JOURNAL ARTICLE

Giant cell tumor of the cervical spine: a series of 22 cases and outcomes

Ma Junming, Yang Cheng, Cao Dong, Xiao Jianru, Yang Xinghai, Huang Quan, Zheng Wei, Yang Mesong, Feng Dapeng, Yuan Wen, Ni Bin, Jia Lianshun, Liu Huimin
Spine 2008 February 1, 33 (3): 280-8
18303460

STUDY DESIGN: A consecutive series of 22 giant cell tumor (GCTs) of the cervical spine which underwent surgical treatment was observed from 1990-2003.

OBJECTIVE: This study reviews the clinical patterns and follow-up data of (GCT) of bone arising in the cervical spine which underwent surgical treatment. We attempt to correlate treatment and outcomes over time.

SUMMARY OF BACKGROUND DATA: GCTs of bone are common, aggressive, or low-grade malignant tumors that occur infrequently in the spine above the sacrum, and their presence in the cervical vertebrae is even more exceptional. Though surgical resection of GCT arising in the cervical spine is commonly regarded as a recommended treatment method, it is still a challenge to achieve satisfactory results, especially for the late or recurrent cases, and there are few large series of cases reported with long-term follow-up of this tumor that are found in special segments in the literature.

METHODS: All clinical and follow-up data of 22 cases of GCT arising in cervical spine which received surgical treatment in our spine center from January 1990-December 2003 were collected. The choice of surgical intervention was based on the Weinstein-Boriani-Biagini grading system. Two meanly different protocols of surgical treatment were applied: 8 patients underwent subtotal resection (one of them died shortly after surgery and could not be followed up), 13 cases received total spondylectomy. One special lesion located in the posterior element of C7 received "en bloc" resection. For reconstructing the stability of the cervical spine, we used autologous ilium for pure bone graft, or titanium plate and titanium mesh for anterior instrumented fusion or anterior and posterior combined instrumented fusion. Postoperative radiation therapy was given in 18 cases as an adjunctive therapy method.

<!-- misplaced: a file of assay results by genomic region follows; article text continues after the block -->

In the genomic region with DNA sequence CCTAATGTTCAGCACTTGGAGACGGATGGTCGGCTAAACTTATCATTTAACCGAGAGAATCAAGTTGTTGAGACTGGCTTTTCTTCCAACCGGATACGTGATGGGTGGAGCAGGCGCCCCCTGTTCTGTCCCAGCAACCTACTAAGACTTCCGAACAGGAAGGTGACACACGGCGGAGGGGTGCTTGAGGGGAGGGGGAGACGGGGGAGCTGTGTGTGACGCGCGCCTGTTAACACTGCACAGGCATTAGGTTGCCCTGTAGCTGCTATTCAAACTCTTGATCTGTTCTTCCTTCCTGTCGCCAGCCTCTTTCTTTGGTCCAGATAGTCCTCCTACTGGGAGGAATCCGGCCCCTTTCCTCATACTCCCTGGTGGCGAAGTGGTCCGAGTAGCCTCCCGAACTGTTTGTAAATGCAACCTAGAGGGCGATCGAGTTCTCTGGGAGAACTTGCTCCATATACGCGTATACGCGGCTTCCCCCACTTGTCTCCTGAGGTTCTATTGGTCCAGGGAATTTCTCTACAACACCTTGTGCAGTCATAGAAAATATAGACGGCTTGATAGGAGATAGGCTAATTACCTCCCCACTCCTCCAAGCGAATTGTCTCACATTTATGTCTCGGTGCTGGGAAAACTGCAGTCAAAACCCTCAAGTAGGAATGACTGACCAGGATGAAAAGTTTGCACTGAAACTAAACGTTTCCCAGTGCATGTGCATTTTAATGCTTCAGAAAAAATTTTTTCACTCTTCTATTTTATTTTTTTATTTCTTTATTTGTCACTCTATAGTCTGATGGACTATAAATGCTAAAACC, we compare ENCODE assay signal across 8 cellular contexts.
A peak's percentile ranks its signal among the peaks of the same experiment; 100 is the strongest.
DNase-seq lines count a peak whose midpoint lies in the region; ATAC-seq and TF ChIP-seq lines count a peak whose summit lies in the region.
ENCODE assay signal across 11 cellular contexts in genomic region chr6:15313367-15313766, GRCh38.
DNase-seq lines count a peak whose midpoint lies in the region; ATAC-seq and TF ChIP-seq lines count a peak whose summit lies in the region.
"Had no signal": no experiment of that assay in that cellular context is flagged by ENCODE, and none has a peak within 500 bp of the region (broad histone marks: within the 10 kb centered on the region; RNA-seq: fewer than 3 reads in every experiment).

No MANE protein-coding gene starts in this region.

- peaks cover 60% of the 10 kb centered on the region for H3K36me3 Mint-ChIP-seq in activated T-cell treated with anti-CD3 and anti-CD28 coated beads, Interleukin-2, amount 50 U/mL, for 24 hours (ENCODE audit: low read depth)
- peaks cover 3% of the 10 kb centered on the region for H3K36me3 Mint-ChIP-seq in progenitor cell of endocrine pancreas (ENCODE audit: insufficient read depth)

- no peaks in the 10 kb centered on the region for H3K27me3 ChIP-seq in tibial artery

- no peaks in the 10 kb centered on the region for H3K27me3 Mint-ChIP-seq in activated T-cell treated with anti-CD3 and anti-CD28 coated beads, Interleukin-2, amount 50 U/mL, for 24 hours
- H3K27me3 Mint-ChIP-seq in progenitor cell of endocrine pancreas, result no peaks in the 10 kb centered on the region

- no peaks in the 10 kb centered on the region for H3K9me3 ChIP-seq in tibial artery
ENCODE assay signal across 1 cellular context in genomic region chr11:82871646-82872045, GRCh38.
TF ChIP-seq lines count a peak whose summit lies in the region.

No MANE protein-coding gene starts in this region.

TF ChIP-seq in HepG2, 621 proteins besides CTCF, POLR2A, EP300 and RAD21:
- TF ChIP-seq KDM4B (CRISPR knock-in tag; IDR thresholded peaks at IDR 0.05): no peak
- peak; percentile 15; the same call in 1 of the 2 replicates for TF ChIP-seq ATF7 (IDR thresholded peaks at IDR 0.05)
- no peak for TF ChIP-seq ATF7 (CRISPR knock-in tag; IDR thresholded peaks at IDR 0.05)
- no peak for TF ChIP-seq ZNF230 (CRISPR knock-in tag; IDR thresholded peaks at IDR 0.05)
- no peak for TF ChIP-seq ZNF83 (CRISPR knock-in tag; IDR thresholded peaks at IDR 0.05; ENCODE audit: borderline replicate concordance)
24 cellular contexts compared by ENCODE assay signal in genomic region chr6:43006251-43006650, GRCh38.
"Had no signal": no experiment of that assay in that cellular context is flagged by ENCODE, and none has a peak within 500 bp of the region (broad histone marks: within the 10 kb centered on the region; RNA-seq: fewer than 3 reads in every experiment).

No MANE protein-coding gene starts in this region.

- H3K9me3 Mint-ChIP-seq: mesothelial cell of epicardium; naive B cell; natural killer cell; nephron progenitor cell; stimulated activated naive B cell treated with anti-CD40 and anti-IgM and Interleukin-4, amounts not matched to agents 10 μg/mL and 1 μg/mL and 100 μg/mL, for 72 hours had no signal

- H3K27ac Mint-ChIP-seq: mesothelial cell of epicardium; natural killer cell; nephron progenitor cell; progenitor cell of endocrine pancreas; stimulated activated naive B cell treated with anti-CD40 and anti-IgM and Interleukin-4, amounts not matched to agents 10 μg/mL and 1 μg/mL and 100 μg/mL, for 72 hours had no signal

RESULTS: One patient with C1-C2 GCT (vertebral body and posterior element involvement) who received subtotal resection of the tumor showed aggravation of neurologic deficit and died shortly after the surgery. So we had 21 cases for mid and long-term follow-up, with an average of 67.8 months, that ranged from 36 to 124 months. The symptom of radicular pain almost disappeared, and patients suffering from spinal cord compression recovered well with at least 1 or 2 levels based on Frankel grading system when re-evaluated at 3 months after operation. The rate of fusion for the bone graft is 100%. All the internal fixations were well fused and no spine instability could be seen in our series. Local recurrence was detected in 5 of 7 cases (71.4%) that underwent subtotal resection, but in only 1 of the 13 cases (7.7%) for total spondylectomy. Four cases died within follow-up and all these patients were recurrent cases. One patient developed pulmonary metastases.

CONCLUSION: GCT of the cervical spine easily onsets between 20 and 40 years of age. As a kind of benign but local aggressive or low potential malignancy tumor, we should take an aggressive attitude to excise the tumor as much as possible while reserving the neural function as a precondition. Unlike in the thoracic and lumbar spine, a strictly "en bloc" resection is often not a feasible option because of the involvement of critical neurovascular structures. Total spondylectomy (even intralesional) with radiation therapy as an adjunctive treatment has significantly lowered the local recurrence rate of the GCT in the special segments.

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